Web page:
Tags » Ian Bogost

Another Pseudo-Intellectual Wants to Talk About Video Games (A response to Ian Bogost)

I just love all these people with degrees from prestigious schools and 2-digit IQs telling me what video games are lacking.  It’s so charming.  These people who want to pretend like they got it all figured out, and then use the latest buzzwords to be able to bolster their arguments that sound like sophistry at best.  1,934 more words

Life

Nier Automata: A Game Better With — And Because Of — Its Narrative

Writing for The Atlantic, academic and media commentator Ian Bogost put forth the rather bold claim that “video games are better without stories” and asked “film, television and literature all tell them better, so why are games still obsessed with narrative?” 2,774 more words

Cover Games

ED5863 – Digital Games and Learning: Games and the necessity of rules

In designing this Prezi roadmap, I wanted to connect a core idea used by Johan Huizinga and Roger Caillois in their discussion about games to the ideas of Ian Bogost and Rowan Tulloch. 124 more words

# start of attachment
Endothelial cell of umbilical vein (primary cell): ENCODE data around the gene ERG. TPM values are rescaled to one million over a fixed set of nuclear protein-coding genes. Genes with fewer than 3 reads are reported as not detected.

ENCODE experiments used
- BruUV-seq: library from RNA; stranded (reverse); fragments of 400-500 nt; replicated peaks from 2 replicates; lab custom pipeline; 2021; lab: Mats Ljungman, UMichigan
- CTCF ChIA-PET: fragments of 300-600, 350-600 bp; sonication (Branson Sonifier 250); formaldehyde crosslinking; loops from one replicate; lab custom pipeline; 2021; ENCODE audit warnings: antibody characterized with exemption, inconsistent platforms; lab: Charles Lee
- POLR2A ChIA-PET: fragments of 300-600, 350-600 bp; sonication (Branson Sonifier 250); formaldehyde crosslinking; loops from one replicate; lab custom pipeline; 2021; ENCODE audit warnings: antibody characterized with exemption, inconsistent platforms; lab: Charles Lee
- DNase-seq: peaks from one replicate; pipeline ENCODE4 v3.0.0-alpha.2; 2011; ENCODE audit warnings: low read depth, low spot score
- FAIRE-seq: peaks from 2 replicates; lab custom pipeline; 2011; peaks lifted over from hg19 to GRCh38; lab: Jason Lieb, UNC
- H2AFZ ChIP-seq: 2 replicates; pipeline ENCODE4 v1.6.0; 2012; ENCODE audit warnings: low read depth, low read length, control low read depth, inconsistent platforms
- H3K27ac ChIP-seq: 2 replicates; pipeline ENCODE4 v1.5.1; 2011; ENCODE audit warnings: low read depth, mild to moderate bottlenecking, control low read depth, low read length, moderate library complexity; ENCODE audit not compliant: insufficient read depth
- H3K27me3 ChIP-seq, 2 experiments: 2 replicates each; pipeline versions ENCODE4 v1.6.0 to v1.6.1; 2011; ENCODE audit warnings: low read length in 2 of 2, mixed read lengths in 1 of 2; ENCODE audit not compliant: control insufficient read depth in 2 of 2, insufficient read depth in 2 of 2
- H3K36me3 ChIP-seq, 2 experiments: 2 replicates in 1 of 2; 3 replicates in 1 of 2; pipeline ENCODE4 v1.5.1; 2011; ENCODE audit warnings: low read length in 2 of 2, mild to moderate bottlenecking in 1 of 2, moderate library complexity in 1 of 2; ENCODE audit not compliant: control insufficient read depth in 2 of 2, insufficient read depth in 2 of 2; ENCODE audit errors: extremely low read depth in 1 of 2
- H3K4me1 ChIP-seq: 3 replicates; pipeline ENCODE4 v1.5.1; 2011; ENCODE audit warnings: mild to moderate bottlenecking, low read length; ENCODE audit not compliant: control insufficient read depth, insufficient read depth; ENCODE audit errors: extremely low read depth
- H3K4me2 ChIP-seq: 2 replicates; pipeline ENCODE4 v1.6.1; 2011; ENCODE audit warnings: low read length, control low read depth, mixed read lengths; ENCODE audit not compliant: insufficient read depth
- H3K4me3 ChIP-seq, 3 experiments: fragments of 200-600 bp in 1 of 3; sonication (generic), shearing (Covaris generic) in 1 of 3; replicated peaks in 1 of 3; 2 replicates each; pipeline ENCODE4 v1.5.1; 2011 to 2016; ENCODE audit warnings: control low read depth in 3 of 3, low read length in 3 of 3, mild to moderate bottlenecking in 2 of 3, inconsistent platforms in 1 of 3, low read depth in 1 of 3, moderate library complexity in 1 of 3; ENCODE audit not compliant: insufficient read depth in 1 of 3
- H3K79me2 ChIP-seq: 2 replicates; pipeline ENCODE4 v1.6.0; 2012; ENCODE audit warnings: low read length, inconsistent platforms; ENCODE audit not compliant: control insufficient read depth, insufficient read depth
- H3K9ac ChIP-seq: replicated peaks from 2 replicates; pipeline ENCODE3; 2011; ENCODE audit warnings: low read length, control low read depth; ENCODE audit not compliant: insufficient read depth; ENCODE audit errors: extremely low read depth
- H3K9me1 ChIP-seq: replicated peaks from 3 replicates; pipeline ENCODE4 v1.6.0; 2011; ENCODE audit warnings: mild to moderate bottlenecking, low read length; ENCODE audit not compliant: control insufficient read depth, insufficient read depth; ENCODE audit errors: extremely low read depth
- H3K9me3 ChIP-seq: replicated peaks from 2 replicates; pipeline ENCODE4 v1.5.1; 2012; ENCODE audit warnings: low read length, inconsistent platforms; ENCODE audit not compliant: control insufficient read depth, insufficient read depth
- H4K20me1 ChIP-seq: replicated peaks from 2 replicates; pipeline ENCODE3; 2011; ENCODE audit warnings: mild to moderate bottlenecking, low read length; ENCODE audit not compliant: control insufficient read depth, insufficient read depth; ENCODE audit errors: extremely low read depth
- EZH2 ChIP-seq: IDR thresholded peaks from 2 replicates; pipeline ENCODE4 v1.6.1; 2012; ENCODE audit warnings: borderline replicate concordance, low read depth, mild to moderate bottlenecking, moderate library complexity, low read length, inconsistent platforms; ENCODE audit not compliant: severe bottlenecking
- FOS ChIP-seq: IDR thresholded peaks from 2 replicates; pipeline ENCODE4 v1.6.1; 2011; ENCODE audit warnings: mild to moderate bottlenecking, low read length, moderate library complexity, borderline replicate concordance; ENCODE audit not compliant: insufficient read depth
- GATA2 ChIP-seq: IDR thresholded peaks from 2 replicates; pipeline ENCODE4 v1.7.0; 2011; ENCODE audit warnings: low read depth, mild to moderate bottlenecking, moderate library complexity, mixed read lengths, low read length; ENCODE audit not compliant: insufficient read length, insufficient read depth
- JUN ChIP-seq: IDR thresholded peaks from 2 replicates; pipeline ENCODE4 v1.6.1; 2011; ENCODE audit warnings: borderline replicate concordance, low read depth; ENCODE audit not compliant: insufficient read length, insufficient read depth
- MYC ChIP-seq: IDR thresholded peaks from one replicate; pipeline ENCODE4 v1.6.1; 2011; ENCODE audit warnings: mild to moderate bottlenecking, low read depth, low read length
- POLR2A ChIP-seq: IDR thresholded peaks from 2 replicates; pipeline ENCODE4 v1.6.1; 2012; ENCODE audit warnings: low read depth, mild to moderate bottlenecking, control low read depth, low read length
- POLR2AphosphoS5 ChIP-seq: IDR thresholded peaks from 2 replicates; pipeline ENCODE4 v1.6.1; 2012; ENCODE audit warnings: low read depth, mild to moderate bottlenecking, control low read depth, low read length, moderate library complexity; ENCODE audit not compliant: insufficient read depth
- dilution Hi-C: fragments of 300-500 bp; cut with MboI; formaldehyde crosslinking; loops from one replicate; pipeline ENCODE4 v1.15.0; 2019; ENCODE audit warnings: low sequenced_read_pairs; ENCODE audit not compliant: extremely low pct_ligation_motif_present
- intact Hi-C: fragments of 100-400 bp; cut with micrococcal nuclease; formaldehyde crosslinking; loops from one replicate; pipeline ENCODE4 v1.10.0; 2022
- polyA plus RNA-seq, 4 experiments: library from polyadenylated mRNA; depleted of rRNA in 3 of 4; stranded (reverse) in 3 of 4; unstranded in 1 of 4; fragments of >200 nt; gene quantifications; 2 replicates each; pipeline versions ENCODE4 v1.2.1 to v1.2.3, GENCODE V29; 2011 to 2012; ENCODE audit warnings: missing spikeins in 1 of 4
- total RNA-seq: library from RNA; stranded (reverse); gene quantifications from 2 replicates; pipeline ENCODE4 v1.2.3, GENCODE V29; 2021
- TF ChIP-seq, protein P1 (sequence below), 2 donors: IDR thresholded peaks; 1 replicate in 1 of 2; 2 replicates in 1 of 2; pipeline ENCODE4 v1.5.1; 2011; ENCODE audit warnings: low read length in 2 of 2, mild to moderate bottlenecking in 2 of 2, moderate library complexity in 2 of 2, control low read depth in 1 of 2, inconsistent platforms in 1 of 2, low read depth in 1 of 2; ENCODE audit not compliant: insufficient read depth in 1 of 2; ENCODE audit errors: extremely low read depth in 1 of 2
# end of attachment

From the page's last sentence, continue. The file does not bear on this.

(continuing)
Essays

ENG 730: Play, Agency, and Activism

My main takeaway from this week’s readings concerns questions of agency. More specifically, I saw the possible tension between the human players and the nonhuman elements of the game through its rules or “procedural rhetoric.” This is the more localized interaction of agency. 874 more words

Agency

Eating Object-Oriented Thinking

Last week at the Purdue Aesthetics Conference I spoke of four object-oriented thinkers who employ food references to demonstrate their defense of object wonder, vitality, complexity and gravity. 442 more words

Food Writing

Ian Bogost: Play Anything

As a game designer, I’m often asked what designers of all stripes can learn from games. Games, after all, appear to be magical objects. Dark ones, even. 1,340 more words

Stories

ED 5863 - Digital Games and Learning: Ian Bogost's videogame microecology

“…casual games are games that players use and toss aside, one-play stands, serendipitous encounters never to be seen again.” Ian Bogost, How To Do Things With Videogames… 664 more words

Essays